The state health and family welfare department is joining hands with Apollo Hospitals to provide free telemedicine services to urban and rural population.
The initiative includes the upgradation of 164 urban primary health centres (UPHC) to E-UPHCs. The state has undertaken this venture under public-private partnership (PPP) mode. As per plans in 2016, every UPHC centre would cater to 60,000 people with services such as telemedicine, diagnostics, and specialist consultation.
In February this year, the e-eye kendram project was launched under mukhyamantri. In other such developments, the state government introduced teleophthalmology facilities under PPP mode in 115 centres. This has benefited about 1.3 lakh people. As many as 51,000 spectacles to correct refractive errors are distributed every month.
Speaking on the services, vice-president of Apollo Tele-health services Prem Anand said, “Through digitised healthcare, we are extending our expertise and services beyond our hospitals. We are trying to reach out to persons who belong to the economically weak sections from far flung and rural areas. These persons do not have easy access to hospitals and specialist consultations.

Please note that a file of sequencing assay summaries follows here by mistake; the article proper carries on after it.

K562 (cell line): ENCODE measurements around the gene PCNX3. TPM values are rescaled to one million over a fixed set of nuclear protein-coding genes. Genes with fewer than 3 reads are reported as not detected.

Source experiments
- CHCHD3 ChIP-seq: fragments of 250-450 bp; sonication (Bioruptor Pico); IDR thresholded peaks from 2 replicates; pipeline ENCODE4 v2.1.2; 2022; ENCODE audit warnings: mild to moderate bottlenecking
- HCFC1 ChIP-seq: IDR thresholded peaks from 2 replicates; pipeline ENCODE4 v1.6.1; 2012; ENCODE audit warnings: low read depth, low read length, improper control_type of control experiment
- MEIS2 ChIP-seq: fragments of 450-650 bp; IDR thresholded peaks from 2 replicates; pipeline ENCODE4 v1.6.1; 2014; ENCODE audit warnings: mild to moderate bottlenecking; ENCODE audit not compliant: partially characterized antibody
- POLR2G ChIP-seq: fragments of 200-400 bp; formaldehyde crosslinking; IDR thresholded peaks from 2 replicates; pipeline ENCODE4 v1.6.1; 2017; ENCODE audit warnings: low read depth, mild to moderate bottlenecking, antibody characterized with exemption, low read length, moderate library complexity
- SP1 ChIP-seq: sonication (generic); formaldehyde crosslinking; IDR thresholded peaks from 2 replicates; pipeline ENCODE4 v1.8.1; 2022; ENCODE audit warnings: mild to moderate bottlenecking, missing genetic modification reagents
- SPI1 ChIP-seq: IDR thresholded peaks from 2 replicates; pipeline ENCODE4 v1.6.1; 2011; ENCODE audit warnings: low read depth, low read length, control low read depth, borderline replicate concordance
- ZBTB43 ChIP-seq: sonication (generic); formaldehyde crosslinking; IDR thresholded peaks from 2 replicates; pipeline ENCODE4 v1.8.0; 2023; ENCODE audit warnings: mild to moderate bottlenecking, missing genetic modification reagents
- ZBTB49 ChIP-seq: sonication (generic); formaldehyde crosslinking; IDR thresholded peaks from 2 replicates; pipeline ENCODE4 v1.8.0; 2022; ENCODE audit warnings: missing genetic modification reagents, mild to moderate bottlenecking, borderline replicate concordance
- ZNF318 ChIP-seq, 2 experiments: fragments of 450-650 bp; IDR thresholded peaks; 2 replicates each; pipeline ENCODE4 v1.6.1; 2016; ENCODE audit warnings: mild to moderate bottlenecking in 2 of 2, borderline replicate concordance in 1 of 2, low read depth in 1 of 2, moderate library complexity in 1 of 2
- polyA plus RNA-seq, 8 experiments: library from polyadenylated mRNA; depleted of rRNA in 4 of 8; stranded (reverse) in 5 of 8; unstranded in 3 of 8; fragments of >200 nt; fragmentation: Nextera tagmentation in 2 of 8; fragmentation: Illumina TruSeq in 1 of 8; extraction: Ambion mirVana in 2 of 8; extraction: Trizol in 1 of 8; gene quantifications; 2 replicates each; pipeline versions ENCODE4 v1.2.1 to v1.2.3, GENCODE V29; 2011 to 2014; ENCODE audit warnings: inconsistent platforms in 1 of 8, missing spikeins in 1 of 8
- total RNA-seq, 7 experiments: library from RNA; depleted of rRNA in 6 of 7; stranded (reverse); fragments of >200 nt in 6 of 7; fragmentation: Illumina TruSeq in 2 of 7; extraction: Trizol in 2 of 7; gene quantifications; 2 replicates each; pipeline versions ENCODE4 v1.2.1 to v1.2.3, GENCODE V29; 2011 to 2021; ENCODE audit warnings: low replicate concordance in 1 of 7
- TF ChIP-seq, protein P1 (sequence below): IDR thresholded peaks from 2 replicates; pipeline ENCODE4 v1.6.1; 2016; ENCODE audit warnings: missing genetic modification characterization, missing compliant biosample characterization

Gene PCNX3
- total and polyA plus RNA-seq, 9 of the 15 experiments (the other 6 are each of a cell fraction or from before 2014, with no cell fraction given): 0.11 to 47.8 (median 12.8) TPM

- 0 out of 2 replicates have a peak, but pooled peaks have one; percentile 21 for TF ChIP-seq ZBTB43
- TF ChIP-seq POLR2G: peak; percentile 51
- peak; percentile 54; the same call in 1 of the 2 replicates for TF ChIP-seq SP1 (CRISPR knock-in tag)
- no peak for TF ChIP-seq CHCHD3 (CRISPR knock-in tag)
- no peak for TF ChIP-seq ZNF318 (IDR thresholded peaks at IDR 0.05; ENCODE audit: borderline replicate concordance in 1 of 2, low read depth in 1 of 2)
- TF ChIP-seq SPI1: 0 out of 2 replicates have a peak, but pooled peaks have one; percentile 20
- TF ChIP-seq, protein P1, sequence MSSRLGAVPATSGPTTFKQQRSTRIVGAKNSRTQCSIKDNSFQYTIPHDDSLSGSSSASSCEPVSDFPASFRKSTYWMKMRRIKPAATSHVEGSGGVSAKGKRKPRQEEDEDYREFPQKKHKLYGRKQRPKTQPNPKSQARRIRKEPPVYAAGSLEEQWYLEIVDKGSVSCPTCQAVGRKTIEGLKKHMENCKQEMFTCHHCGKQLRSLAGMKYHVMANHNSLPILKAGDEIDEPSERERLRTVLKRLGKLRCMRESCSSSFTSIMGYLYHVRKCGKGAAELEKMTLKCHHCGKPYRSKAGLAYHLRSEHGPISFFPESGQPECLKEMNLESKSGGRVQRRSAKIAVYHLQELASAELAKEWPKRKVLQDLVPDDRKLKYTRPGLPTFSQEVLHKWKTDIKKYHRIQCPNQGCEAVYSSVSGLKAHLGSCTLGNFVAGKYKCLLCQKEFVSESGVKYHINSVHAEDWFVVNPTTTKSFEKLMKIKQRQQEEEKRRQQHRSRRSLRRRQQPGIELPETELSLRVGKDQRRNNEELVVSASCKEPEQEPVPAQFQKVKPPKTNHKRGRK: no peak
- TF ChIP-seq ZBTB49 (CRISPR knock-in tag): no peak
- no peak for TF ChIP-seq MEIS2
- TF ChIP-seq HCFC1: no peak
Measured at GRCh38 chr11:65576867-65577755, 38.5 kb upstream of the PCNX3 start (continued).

We are training manpower for telemedicine service. We plan to serve 13.2 million people in three years focussing on quality and efficiency.”
The telemedicine services mainly cater to general medicine, pre-natal and post-natal care, specialities like endocrinology, orthopaedics and cardiology, immunization and so on. Even though government hospitals and health centres exist, there may not be adequate skilled doctors to conduct preliminary diagnostics and counsel for primary health care.
As per the National Family Health Survey-4 data, 55 percent of households do not generally use government health facilities and 45% of them said there was no facility in their vicinity. Notably, 48% said they feel the quality of care in government facilities is not upto the standard.